Description: The online Internship is designed to support the internship site experience and assist with the integration of learning from the theoretical to the practical by providing a means of reflection and learning. This course offers students the opportunity to share their internship experiences and concerns in a team setting and includes opportunities to develop personal and professional skills. Assignments and online discussions will be related to the internship experience.
Prerequisite: 2.0 GPA/Sophomores, Juniors, and Seniors only/Internship applications must be submitted to the Internship Office before taking the course/Open only to students who have not previously completed or are not currently enrolled in BU 498 or ID 498.

ID 499 Internship
Instructor: Staff

Description: The online Internship is designed to support the internship site experience and assist with the integration of learning from the theoretical to the practical by providing a means of reflection and learning. This course offers students the opportunity to share their internship experiences and concerns in a team setting and includes opportunities to develop personal and professional skills. Assignments and online discussions will be related to the internship experience.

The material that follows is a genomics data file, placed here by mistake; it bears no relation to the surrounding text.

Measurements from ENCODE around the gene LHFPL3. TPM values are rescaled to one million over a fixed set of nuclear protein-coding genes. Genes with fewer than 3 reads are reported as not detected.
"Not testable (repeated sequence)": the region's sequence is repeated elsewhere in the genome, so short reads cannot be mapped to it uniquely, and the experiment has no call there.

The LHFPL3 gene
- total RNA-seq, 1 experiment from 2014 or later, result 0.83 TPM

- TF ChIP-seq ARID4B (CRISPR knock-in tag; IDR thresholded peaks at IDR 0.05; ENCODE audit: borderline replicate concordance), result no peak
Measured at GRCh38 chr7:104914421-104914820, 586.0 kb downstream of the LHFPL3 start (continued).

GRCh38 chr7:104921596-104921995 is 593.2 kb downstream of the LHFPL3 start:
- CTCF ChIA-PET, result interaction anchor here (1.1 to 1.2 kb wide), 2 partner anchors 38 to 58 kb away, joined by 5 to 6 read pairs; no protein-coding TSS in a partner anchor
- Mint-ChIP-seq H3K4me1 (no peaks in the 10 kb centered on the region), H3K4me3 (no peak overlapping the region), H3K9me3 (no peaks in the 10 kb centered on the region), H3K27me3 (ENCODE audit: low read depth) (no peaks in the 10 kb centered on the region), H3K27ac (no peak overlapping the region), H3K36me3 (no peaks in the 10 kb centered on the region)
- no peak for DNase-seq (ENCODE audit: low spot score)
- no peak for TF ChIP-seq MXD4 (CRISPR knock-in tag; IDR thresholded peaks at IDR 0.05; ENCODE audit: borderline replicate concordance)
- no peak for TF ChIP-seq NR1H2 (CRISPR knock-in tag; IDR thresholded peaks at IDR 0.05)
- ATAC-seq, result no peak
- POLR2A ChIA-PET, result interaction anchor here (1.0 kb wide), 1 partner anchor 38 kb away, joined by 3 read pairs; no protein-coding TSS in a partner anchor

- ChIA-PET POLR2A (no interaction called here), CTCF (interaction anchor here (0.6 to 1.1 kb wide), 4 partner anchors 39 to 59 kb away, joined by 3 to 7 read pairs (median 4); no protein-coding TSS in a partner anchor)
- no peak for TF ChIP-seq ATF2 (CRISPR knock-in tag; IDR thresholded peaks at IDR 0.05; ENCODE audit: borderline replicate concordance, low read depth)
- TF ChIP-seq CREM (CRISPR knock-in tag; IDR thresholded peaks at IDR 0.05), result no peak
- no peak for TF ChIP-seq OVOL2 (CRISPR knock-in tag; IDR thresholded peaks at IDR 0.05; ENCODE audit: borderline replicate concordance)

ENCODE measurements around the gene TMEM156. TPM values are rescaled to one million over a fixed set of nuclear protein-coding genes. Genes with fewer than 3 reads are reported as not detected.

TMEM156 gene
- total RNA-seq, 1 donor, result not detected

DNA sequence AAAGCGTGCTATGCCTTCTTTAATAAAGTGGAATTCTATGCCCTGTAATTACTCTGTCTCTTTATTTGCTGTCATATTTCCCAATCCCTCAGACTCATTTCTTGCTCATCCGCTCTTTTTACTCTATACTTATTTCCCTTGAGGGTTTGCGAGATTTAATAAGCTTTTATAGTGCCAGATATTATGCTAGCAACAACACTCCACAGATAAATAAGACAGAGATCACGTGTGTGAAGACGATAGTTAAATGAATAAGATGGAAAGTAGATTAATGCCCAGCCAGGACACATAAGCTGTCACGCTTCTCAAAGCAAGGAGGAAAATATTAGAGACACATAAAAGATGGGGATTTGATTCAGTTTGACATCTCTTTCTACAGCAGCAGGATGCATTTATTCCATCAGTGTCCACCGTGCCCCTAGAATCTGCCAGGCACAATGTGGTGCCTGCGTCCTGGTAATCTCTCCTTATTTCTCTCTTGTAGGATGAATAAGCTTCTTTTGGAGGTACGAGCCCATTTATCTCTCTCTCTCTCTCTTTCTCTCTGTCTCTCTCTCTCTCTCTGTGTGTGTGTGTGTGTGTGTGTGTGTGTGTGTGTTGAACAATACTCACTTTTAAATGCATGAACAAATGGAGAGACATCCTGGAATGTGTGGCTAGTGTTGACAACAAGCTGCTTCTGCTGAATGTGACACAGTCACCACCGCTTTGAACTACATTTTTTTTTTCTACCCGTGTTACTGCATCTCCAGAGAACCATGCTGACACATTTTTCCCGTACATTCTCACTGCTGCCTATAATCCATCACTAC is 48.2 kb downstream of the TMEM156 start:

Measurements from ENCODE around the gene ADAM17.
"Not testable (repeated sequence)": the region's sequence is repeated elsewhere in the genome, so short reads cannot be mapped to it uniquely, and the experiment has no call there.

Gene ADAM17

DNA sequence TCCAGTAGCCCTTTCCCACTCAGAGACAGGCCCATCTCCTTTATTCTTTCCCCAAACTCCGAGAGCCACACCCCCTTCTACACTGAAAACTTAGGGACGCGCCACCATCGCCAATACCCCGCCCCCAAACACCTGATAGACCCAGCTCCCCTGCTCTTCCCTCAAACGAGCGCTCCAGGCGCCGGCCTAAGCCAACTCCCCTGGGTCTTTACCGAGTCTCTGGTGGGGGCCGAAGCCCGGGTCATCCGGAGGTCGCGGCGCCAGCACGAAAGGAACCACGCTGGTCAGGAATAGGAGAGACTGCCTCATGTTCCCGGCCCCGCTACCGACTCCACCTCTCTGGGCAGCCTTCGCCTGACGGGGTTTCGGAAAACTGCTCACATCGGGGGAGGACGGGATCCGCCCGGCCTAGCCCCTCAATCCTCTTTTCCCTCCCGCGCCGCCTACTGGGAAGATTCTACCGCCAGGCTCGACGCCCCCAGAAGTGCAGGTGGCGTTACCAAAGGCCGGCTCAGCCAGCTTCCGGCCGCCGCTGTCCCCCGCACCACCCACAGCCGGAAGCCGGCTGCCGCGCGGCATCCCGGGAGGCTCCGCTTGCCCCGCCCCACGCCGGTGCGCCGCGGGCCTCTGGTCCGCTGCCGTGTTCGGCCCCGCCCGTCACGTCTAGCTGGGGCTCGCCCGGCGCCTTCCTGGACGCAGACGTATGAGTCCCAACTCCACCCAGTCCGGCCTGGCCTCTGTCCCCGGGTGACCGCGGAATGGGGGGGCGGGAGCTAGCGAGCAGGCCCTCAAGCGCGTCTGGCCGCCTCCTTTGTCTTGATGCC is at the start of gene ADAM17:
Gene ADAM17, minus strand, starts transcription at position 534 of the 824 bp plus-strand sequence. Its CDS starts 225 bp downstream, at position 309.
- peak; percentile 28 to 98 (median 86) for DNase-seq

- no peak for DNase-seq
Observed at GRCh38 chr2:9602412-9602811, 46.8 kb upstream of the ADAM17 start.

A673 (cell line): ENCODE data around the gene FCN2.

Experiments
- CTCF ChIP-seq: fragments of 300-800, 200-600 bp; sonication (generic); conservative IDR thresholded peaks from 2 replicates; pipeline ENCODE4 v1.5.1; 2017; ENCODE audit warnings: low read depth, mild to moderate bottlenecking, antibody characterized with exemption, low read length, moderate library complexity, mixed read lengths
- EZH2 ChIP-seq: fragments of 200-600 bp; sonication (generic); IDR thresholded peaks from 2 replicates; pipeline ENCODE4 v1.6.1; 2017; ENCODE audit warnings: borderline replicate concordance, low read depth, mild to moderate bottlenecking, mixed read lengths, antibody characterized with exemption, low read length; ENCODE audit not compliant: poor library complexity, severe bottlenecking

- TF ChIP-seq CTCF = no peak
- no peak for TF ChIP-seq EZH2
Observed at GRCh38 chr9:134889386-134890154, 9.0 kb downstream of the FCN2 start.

Prerequisite: 2.0 GPA/Sophomores, Juniors, and Seniors only/Internship applications must be submitted to the Internship Office before taking the course

MJD 413 Internship in Media Studies, Journalism and Digital Arts
Instructor: Allison Cleary

Description: Working in collaboration with media professionals at media organizations and in corporate and non-profit media students put theory into practice by producing media in a professional work environment. Possible activities include producing and distributing media, i.e. websites, articles, films, brochures etc. planning and staging media events; researching and evaluating public relations campaigns; and optimization studies. The internship gives students a practical context in which to examine and interpret issues and concepts they have studied in their Media Studies classroom courses.

Pre-requisite: Permission of Instructor required.

International Study Courses 2014

 AH 280  Culture & Society in Medieval Burgundy - 4cr.
  **Study tour is full for listed term, no longer accepting applicants
 May 10 - May 28
 EN 307  
 Shakespeare in Performance, England -  2cr.
  **Study tour is full for listed term, no longer accepting applicants

 May 23 - June 6

 GL 341
 A Study in Service: Guyana - 2cr.
 May 29 - June 12
 SO 302
 Politics, Culture, and Globalization in Central America, Guatemala - 4cr.
 May 26 - June 19

International Study Course Descriptions

AH 280 Culture & Society in Medieval Burgundy
Instructor: Terryl Kinder and Kathryn Dungy

LSC: Historical Studies or Study of Christian Tradition and Thoughts
Satisfies Experiential Learning requirement